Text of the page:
Just do it: Ax Useless Words!

old typewriter

Need more time? Stop using words you don’t need. That should save you a few minutes initially and many cumulative hours of writing and editing over time. It’s really that easy. Strike that. It’s really easy. See?

Like veteran higher education PR pro and former newsman Don Hale, you may learn a lot about bad writing by watching news chyrons or the text scrolling at the bottom of your TV screen. You don’t need the volume on to see bad spelling and grammar in media and posted tweets.  Hale provides  a handy list of words to lose in the latest post, Resolve to Ax These Words and Phrases in 2014  on a site filled with no-nonsense news, pr and marketing wisdom.

Hale, who is the vice president of public relations and marketing communications at Georgia State University and a  PR consultant, has seen it all in his long career in leading university news bureaus where’s he taught timeless lessons in writing concisely to students and staff (including this writer who was on his team at Carnegie Mellon University).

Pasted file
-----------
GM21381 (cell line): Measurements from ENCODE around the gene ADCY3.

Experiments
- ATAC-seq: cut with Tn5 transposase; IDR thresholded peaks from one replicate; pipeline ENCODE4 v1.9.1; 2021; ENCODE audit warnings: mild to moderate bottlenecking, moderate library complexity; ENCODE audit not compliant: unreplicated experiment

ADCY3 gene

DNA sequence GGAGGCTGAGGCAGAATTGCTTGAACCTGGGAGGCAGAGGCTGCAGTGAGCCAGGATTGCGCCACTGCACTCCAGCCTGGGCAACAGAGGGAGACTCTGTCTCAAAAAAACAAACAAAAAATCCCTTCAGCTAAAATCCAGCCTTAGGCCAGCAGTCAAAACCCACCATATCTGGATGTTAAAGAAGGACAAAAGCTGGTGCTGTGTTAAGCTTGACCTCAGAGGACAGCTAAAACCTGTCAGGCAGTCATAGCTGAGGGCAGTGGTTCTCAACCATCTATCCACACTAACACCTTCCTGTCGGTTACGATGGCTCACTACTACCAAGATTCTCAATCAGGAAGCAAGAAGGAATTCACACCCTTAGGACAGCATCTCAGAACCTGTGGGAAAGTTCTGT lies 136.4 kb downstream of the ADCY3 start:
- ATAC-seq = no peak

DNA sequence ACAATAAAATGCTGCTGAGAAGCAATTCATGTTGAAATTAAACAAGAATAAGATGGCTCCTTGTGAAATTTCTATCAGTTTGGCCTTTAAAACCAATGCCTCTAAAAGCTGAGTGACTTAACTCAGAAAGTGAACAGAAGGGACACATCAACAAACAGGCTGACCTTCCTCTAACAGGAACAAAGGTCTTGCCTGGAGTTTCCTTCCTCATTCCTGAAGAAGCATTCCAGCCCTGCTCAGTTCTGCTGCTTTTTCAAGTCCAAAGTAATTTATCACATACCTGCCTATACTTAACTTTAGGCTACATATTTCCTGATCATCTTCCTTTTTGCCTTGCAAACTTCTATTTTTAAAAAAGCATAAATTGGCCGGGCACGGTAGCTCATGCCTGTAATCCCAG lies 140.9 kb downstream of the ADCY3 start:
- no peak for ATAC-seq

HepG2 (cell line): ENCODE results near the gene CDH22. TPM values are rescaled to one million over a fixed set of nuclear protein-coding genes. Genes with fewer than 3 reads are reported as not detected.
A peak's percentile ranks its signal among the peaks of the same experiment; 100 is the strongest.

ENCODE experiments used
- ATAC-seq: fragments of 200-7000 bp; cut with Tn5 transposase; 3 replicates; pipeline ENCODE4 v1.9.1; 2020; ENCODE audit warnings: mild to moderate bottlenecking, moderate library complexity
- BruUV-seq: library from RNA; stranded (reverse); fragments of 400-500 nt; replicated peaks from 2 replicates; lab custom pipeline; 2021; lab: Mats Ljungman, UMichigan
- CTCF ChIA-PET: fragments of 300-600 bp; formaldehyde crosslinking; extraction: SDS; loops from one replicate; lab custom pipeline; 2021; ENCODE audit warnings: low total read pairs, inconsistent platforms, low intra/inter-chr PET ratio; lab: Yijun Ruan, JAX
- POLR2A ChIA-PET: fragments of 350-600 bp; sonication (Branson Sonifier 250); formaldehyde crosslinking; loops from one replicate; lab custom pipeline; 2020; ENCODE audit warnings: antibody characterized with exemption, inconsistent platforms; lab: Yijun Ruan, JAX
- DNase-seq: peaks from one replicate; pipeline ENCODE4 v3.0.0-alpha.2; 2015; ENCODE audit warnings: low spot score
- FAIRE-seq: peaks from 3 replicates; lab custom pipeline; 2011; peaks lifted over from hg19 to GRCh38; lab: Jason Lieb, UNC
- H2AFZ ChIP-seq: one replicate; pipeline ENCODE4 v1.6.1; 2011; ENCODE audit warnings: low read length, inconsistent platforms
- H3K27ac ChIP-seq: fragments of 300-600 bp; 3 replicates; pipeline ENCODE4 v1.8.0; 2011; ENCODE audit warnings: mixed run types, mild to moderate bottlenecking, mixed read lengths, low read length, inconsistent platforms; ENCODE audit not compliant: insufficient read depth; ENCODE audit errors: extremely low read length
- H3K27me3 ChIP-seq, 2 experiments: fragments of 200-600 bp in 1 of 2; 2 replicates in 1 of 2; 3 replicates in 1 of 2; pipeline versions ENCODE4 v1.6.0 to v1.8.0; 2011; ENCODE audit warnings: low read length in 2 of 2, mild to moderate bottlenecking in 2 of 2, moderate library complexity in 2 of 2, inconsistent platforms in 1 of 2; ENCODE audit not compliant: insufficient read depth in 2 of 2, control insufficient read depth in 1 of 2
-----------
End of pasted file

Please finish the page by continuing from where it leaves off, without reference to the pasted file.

And don’t even get Don started on television advertising, you can read about some of his favorites in “Advertising and the Decline and Fall of Western Civilization.”

We recommend Hale’s blog. It’s a valuable read. Because, hey, Don doesn’t use more words than are needed to give great advice.

And you might want to revisit The Elements of Style every six months. There’s no excuse as Strunk and White’s classic on writing is now online. I give it to every new intern along with the AP Style book. I mean, why sustain an injury when you can simply be injured? Really, it won’t hurt a bit.

About the author:  Yvonne Hudson, principal of New Place Collaborations, credits former boss Don Hale for coaching her to write more concisely and avoid the dangers of using impact as a verb. In the busiest moments, she often recalls the “no whining sign” in Don’s Carnegie Mellon office during her stint on Hales award-winning team.